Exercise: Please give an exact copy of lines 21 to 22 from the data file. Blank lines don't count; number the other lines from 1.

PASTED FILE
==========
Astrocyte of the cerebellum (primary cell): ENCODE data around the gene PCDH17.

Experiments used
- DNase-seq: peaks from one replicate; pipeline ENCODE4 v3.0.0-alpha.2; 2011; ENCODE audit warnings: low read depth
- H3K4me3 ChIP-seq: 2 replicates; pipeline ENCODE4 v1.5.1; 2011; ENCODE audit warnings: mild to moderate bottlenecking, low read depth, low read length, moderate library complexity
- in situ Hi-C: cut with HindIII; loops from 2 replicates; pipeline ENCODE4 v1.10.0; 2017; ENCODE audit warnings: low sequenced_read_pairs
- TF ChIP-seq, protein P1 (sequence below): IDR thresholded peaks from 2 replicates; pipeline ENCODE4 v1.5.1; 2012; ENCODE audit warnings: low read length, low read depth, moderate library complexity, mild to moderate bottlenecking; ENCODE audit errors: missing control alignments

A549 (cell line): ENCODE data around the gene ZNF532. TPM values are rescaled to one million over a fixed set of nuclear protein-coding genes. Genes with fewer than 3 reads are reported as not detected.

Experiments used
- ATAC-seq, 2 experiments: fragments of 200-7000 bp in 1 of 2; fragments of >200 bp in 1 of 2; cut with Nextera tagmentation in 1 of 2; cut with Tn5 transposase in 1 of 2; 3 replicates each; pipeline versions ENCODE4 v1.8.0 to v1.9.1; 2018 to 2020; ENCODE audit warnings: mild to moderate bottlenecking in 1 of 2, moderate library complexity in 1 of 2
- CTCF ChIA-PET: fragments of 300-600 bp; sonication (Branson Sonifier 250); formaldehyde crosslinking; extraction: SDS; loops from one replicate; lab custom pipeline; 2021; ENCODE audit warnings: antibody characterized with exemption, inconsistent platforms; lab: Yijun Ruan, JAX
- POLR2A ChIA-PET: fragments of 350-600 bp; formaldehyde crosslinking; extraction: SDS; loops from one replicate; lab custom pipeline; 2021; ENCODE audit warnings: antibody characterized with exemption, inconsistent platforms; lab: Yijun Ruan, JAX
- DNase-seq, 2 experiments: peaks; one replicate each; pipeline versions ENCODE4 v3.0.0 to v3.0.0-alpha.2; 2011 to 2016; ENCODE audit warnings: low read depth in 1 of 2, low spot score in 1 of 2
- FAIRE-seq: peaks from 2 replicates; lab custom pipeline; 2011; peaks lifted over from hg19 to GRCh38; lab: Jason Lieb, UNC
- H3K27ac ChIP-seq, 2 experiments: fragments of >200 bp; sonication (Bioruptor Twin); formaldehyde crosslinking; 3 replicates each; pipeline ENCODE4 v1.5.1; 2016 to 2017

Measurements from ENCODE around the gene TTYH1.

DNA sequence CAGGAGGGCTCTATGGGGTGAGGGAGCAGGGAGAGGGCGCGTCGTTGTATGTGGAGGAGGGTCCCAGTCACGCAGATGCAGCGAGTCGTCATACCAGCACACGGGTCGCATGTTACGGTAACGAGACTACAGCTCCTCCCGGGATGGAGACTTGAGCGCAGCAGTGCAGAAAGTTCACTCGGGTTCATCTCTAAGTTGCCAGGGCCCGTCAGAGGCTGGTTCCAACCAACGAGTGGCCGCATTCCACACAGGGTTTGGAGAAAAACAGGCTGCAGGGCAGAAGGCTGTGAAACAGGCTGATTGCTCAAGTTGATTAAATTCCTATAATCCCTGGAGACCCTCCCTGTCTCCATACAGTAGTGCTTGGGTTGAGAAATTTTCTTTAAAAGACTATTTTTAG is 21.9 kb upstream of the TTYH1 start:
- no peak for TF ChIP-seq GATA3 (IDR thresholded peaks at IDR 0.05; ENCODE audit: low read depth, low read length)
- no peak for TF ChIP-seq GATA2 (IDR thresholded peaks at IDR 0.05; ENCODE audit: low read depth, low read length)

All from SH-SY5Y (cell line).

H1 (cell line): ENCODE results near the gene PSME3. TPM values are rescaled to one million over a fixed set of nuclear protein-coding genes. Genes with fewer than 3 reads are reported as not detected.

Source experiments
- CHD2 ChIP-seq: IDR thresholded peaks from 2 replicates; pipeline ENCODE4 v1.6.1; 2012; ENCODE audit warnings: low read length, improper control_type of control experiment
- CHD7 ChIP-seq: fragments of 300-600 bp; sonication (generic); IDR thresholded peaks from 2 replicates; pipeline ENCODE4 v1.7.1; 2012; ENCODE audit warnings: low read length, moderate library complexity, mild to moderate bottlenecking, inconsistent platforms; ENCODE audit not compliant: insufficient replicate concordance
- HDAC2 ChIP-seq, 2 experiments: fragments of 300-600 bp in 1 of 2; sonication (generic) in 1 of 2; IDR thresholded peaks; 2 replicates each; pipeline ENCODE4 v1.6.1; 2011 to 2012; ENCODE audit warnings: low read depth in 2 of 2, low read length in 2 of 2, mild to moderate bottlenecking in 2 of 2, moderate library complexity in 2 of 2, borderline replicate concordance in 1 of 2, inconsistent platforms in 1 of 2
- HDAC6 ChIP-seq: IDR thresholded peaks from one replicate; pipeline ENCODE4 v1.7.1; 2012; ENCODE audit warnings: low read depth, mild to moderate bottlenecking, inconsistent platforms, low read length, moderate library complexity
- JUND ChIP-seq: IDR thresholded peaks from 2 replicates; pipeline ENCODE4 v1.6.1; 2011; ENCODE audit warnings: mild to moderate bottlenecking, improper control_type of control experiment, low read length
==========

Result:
Source experiments
- CHD2 ChIP-seq: IDR thresholded peaks from 2 replicates; pipeline ENCODE4 v1.6.1; 2012; ENCODE audit warnings: low read length, improper control_type of control experiment